Part state address, part commencement speech, Obama’s 40-minute talk started with a personal reminiscence of his first trip to Kenya in 1998, when he was a young law student seeking to learn more about his roots.
On that trip, he said, the airline lost his bags. “That doesn’t happen on Air Force One,” he joked. Read the rest of this entry »
Most of the monarchies in Europe are constitutional monarchies, which means that the monarch does not influence the politics of the state: either the monarch is legally prohibited from doing so, or the monarch does not utilize the political powers vested in the office by convention.
Air Aviv, branded as “The World’s Sexiest Airline,” flies to over 40 destinations across Europe, Asia, Africa and the Americas
Boaz Bulbulovitz reports: Tel Aviv – For the first time in aviation history, Tel Aviv-based carrier Air Aviv will offer a restricted, clothing-optional “Adults-Only Class” on selected trans-Mediterranean routes.
“Air Aviv, branded as ‘The World’s Sexiest Airline’… is known for its risqué marketing campaigns, rainbow plane liveries, scantily clad flight attendants, top-notch vegan cuisine and delectable in-flight hash brownies.”
The separate section – to be located at the rear of each aircraft – will offer five rows of business class-quality seats, each with widescreen flat screen with over 10,000 free adult films, retractable privacy shutters, complimentary lubricant, hand towel and one disposable sex toy per passenger.
“With our adults-only class, we are taking the pleasure of flying to a new level.”
— Air Aviv CEO Dana Dagdani
Exclusive double and triple pods will also be available, and an inflight “Sky Spa” will offer an assortment of massage and beauty therapies.
“With our adults-only class, we are taking the pleasure of flying to a new level,” said Air Aviv CEO Dana Dagdani. “Just wait till we launch entire adults-only flights to selected destinations – themed, chartered and perfect for bachelor or bachelorette parties, Gay Pride convoys and groups of kinky Arabian princes.” Read the rest of this entry »
Aisling Brennan reports: As part of the PEN World Voices Festival, the international press freedom organization scheduled an event this afternoon titled, “Finding Security in Unsafe Passages: United Nations Event about Protecting Journalists’ Safety and Rights.” The panel, according to PEN’s website, will “delve into the wide range of risks journalists face every day. Experts will offer safety tips, share advice for protecting sources and copyrights in all types of media and address cybersecurity risks.”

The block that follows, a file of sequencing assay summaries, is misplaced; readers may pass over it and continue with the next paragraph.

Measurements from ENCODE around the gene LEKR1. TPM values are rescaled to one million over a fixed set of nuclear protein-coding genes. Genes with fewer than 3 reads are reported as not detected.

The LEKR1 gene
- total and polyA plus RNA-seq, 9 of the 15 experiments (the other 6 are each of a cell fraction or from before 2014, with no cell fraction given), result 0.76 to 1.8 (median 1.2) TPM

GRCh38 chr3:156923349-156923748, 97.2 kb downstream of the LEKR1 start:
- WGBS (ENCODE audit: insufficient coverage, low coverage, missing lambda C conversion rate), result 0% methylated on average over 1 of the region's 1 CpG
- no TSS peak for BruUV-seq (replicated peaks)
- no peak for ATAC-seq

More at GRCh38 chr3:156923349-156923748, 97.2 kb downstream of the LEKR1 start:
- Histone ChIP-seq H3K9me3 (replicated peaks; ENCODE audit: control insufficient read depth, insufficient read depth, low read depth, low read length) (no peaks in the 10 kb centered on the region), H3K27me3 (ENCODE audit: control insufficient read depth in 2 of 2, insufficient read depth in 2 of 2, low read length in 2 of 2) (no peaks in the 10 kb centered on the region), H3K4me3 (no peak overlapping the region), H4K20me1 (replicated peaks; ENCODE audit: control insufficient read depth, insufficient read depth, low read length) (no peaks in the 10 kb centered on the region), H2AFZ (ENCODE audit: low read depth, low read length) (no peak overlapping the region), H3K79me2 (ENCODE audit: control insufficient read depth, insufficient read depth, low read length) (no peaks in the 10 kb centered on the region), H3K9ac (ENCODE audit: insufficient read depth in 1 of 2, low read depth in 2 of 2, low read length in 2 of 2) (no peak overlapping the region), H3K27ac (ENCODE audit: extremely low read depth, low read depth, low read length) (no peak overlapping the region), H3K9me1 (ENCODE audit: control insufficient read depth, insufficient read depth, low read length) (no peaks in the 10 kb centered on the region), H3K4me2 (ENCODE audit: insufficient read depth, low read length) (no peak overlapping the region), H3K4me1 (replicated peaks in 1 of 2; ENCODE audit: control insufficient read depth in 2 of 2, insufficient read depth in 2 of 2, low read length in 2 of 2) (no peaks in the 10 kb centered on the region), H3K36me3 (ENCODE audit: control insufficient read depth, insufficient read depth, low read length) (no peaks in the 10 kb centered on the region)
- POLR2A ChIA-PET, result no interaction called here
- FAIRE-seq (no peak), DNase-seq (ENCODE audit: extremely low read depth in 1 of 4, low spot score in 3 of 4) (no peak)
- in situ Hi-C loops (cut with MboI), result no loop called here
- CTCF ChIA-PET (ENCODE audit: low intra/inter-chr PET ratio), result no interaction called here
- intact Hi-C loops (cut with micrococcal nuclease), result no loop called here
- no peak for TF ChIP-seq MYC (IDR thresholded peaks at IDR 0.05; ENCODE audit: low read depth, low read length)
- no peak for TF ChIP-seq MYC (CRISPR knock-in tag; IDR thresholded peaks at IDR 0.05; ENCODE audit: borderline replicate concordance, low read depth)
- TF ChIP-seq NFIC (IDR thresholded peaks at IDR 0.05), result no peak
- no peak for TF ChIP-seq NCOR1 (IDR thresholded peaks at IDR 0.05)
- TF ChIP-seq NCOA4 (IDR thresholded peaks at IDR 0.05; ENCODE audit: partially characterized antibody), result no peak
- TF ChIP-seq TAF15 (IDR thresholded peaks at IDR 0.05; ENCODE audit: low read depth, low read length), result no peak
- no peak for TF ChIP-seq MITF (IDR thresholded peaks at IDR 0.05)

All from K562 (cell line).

“The press is no longer able to attend this event. There has been an issue with press authorizations through U.N. security.”
— Festival spokeswoman Kyla McMillan, by email
But on the morning of the event, a spokeswoman for the festival, Kyla McMillan, notified the Observer that we had been denied entry. “The press is no longer able to attend this event,” said Ms. McMillan by email. “There has been an issue with press authorizations through U.N. security.” Read the rest of this entry »
Isaac Stone Fish writes: On a cool evening in late April, I watched a performance of Shen Yun, the two and a half hour variety show organized by the religious sect Falun Gong. Artistically, it was pleasant: The dancers are professionals, emotive and lithe. The emcees — one American, one Chinese — who introduce the acts and offer a bit of historical commentary, banter amicably if a bit awkwardly. Unsurprisingly for a performance held at Washington, D.C.’s John F. Kennedy Center for the Performing Arts, and at flagship theaters around the world, the show and the orchestra are technically superb.
But Shen Yun, which ended its annual run at the Kennedy Center on April 26 and has performed in dozens of cities across the world since its founding in 2006, is not about the arts. It’s not about “reviving 5,000 years of civilization,” as the show’s ubiquitous fliers proclaim; nor is it a Chinese version of the wildly popular Canadian circus company Cirque du Soleil, as the older gentleman sitting next to me at the performance expected.